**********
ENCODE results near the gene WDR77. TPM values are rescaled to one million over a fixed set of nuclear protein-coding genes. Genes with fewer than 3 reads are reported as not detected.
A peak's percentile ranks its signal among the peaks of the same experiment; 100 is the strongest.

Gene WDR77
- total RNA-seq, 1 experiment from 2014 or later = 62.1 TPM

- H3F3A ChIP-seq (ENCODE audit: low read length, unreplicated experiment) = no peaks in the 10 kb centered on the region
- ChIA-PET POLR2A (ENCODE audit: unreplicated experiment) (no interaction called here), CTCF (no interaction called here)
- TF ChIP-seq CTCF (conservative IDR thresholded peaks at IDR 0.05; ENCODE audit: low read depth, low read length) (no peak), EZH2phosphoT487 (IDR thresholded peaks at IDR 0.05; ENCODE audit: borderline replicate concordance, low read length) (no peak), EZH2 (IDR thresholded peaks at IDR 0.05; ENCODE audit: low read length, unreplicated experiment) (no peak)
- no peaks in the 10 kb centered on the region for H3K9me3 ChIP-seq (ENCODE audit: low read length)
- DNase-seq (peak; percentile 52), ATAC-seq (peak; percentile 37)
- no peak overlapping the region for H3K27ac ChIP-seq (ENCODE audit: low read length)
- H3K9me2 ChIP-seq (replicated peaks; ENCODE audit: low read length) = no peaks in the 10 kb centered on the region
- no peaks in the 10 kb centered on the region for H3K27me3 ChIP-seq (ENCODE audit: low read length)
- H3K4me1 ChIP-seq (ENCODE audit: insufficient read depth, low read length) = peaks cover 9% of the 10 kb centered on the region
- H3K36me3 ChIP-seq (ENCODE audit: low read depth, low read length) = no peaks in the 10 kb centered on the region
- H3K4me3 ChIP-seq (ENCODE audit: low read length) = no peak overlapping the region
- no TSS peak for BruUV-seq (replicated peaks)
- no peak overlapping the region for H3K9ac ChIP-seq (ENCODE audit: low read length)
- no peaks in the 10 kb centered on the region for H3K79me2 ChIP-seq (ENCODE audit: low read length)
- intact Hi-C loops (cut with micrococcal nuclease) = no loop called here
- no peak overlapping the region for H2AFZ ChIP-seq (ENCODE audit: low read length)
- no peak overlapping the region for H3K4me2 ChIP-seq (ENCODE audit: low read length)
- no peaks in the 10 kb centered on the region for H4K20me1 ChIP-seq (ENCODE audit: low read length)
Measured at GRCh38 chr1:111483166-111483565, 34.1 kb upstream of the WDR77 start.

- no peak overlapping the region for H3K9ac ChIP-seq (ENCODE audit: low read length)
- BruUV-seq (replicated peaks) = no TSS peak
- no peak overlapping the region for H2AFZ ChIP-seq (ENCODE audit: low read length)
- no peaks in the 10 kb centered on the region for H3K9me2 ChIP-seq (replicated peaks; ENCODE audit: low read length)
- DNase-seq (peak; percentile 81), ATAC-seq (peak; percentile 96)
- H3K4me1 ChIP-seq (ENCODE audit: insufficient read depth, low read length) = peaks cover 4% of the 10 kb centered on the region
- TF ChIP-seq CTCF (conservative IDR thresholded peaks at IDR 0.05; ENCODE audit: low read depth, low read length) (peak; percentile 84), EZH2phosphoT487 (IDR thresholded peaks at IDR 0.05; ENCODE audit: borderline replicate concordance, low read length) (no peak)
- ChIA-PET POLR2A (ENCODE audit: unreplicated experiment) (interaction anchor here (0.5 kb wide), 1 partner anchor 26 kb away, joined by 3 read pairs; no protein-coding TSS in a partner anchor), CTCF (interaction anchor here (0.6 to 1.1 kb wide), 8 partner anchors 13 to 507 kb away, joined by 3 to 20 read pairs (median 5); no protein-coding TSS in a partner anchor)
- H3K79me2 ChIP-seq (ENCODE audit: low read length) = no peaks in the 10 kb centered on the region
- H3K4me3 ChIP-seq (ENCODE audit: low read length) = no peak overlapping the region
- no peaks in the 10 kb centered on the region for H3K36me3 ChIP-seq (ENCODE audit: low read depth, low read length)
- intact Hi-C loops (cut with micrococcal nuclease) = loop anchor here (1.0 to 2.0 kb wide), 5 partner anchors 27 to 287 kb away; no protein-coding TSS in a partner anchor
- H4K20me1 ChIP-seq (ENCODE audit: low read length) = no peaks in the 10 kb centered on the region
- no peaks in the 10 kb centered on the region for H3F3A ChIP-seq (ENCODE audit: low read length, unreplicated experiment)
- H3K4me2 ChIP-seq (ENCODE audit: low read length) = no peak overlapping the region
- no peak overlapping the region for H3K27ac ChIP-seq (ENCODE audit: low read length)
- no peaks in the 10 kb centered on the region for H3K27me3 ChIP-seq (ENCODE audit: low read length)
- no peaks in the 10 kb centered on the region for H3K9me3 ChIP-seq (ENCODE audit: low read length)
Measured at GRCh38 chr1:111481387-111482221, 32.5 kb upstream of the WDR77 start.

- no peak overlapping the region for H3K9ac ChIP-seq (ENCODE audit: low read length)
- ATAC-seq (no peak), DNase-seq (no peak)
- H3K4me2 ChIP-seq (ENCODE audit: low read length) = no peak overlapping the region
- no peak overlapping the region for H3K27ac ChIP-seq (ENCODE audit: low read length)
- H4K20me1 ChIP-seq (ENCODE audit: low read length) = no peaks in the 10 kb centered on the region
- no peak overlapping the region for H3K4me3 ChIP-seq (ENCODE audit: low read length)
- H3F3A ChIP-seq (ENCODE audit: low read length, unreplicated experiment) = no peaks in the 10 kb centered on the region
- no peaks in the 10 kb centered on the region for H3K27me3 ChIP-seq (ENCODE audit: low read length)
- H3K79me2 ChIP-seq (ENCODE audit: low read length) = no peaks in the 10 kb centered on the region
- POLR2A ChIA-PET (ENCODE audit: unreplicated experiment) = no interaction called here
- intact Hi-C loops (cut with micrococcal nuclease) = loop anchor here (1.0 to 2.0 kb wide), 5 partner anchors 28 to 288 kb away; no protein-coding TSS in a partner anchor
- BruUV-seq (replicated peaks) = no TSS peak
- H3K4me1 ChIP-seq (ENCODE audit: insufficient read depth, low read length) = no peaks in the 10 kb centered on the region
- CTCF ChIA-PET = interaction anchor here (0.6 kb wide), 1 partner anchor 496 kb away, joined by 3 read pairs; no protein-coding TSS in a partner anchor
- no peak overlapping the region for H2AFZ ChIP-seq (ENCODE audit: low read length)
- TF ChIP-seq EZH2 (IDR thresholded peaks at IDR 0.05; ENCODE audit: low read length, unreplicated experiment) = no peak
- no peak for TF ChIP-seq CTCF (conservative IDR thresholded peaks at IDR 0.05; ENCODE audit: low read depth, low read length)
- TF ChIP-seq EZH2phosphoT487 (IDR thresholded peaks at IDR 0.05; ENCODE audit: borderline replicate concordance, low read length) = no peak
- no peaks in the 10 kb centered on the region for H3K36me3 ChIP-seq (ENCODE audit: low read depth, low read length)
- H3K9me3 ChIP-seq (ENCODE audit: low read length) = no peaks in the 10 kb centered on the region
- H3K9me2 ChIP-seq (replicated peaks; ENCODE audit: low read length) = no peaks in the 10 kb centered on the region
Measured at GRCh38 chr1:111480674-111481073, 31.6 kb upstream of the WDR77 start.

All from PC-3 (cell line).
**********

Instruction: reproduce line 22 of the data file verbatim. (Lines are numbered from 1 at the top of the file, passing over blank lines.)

- no peaks in the 10 kb centered on the region for H4K20me1 ChIP-seq (ENCODE audit: low read length)